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    Druid Grave Found
    History; Posted on: 2008-02-13 13:34:55 [ Printer friendly / Instant flyer ]
    Rich site yields clues about Celtic faith and medicine

    by Norma Jackson

    A grave site found near what is now Colchester, England, may be the first Druid burial place ever found by archeologists. Dated to between 40 and 60 A.D., the find yielded cremated human remains, a board game, medical tools, religious implements and evidence of a psychedelic drink used for divination.

    Druids were the priestly and intellectual class of Celtic Europe, whose important role led to their eventual extermination by the Romans. The Roman general Gaius Suetonius Paulinus led a successful attack on the Druidical "headquarters" on the island of Mona (today called Anglesey), cutting down the sacred oaken groves where the Druids worshipped. The word Druid comes from the Celtic word for "oak" (surviving in English as "door").

    Druid beliefs and teachings are still obscure, but the new find sheds some light on the role they played in the complex Celtic world. As the new site shows, they practiced surgery and other medical work, as well as astrology and divination. As bards, the Druids served as historians. Intellectual and religious functions have been closely linked throughout the course of white history, well into the modern age.

    The chambered Druid grave is part of a set of five discovered in a gravel quarry. Dating from the early Romaan occupation period, it shows Roman influence.

    Archaelogist Mike Pitts has published a report on the site in the journal British Archaeology. "This person was clearly a specialist and also clearly wealthy and powerful, as indicated by the special grave and its apparent location within the compound of a 'chief.' That would all fit Caesar's Druid," he said. The best descriptions of the Druids come from Julius Caesar, but may have been marred by polemics, such as accusations that the Druids carried out human sacrifices in implements like the famous Wicker Man. In fact, "human sacrifice" was a part of European religion, usually in the sense that convicted criminals were "sacrificed" through execution. The "bog men," bodies found in peat bogs across Western Europe, were clearly sacrificed, probably for legal reasons, while the infamous gladiatorial combats of the Romans began as a form of "human sacrifice."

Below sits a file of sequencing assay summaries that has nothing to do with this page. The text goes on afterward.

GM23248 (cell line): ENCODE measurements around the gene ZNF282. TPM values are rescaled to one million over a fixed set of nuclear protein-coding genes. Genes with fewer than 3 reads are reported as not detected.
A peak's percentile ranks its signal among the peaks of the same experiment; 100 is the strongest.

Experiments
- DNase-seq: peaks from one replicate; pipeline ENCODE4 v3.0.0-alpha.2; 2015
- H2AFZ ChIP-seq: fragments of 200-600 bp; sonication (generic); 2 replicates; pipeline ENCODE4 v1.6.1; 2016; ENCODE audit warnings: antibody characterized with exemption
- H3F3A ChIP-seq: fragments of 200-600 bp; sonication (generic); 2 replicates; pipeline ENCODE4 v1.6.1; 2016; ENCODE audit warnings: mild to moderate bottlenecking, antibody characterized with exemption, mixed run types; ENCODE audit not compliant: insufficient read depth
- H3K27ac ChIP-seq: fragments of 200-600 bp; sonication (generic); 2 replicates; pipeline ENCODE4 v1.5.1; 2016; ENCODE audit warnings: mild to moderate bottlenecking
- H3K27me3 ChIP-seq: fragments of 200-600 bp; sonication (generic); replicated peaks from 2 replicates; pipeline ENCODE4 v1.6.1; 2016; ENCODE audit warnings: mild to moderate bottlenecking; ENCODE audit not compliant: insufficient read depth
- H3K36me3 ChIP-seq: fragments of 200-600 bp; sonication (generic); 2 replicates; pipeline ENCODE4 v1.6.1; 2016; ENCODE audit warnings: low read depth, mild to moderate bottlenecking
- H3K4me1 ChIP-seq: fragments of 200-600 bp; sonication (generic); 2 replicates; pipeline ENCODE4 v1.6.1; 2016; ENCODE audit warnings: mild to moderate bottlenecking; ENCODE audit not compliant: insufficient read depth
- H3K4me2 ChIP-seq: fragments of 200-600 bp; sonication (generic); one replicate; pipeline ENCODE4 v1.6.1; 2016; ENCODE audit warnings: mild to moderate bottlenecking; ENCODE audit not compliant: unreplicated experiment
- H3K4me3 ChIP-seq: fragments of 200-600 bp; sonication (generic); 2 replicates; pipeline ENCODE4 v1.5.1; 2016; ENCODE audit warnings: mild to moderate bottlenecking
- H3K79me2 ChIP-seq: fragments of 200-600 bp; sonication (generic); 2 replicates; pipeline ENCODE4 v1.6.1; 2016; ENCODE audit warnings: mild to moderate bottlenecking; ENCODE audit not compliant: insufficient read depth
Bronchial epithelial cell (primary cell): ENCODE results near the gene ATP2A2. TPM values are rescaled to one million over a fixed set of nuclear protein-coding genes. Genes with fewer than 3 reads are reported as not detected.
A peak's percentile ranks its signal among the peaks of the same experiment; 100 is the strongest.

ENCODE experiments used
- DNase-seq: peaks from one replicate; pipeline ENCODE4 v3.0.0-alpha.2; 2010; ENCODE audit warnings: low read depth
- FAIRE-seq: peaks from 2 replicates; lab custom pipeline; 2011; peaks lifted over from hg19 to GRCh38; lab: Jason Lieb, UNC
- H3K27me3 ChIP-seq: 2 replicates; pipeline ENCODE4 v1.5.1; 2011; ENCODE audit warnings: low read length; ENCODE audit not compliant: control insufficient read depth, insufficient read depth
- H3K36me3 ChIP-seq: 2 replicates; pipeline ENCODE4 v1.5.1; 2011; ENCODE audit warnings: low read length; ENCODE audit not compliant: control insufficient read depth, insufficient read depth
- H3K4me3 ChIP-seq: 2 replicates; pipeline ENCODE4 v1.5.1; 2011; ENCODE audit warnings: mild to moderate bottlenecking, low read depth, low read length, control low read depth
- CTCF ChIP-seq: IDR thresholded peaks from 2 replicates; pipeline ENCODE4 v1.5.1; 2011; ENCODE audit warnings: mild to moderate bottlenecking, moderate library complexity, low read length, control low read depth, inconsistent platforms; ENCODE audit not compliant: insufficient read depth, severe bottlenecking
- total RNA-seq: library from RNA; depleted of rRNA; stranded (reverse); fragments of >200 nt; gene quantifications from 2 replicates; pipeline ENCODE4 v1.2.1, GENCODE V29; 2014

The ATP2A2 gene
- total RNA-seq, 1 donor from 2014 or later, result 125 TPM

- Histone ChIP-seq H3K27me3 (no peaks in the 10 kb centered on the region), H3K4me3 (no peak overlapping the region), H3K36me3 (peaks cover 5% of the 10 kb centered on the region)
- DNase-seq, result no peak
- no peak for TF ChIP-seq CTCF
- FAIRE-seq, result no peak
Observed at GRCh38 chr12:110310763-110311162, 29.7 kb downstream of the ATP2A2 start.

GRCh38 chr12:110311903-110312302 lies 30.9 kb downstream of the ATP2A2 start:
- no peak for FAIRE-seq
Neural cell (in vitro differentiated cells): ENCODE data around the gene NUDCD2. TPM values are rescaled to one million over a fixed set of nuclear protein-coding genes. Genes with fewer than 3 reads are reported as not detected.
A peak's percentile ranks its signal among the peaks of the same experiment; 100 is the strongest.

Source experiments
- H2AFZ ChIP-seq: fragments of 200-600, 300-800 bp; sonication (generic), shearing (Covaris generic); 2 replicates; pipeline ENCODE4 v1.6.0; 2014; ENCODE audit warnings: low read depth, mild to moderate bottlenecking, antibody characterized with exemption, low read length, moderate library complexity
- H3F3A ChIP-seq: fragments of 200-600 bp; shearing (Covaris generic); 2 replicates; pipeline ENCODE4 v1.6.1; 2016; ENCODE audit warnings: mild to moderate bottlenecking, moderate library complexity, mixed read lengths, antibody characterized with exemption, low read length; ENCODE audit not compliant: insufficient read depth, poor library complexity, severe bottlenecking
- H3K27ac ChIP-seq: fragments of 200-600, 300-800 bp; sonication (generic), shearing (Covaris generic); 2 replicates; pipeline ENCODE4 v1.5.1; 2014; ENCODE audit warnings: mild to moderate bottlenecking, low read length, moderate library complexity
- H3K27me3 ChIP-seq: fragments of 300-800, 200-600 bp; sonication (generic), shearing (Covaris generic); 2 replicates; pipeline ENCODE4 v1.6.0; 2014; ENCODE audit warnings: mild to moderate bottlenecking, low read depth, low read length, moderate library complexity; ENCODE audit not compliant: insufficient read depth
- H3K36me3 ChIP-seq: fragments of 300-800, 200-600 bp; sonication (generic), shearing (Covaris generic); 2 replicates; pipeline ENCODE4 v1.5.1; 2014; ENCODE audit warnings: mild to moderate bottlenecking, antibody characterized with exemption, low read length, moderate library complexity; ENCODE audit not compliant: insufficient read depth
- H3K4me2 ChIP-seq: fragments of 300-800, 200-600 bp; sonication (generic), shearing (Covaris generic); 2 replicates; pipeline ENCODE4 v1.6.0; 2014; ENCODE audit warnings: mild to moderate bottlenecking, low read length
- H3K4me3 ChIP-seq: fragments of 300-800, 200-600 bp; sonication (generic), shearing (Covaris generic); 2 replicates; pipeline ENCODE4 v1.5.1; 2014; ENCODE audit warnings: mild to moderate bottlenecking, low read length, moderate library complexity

The fact that the Druids consumed drugs for religious purposes is confirmed by the remains of artemisia, the key ingredient in absinthe, the "Green Fairy" beverage of lore which was banned in the late 1800s because of its abuse. The presence of divining rods confirms speculation that European pagan religion was highly oriented towards fortune telling and prediction, as survivals of the folk religion show.

    Druids were at the top of the Celtic social order, and so the Druid whose grave was found would have had a close connection with the local ruler, who would have been Cunobelin, King of the Catuvellauni who ruled in what is now Essex. Cunobelin (whose name means "hound of the God Belenus") is known from the work of Roman chroniclers Dio Cassius, and Suetonius (not the general), who called Cunobelin "Britannorum rex" ("king of the Britons"). Cunobelin was called Cymbeline by Shakespeare, who used his name as the title of his famous play.

    Interest in Druidism led to some of the first "nationalist" awareness in the UK. Welshman Iolo Morganwg (Edward Williams, 1747-1826) mixed radical political ideas emanating from the French Revolution with a call for a revival of the suppressed Welsh language. Morganwg helped renew the Druidic Bardic system and carried out a Druidic ceremony on Primrose Hill, London, in 1792, a site still used by neopagan Druids. The Druids also inspired radical nationalist and poet William Blake (17571827) and the Rev. Dr. William Stukeley (16871765), who was one of the first to investigate Avebury, Stonehenge and other ancient sites.
    News Source: Norma Jackson


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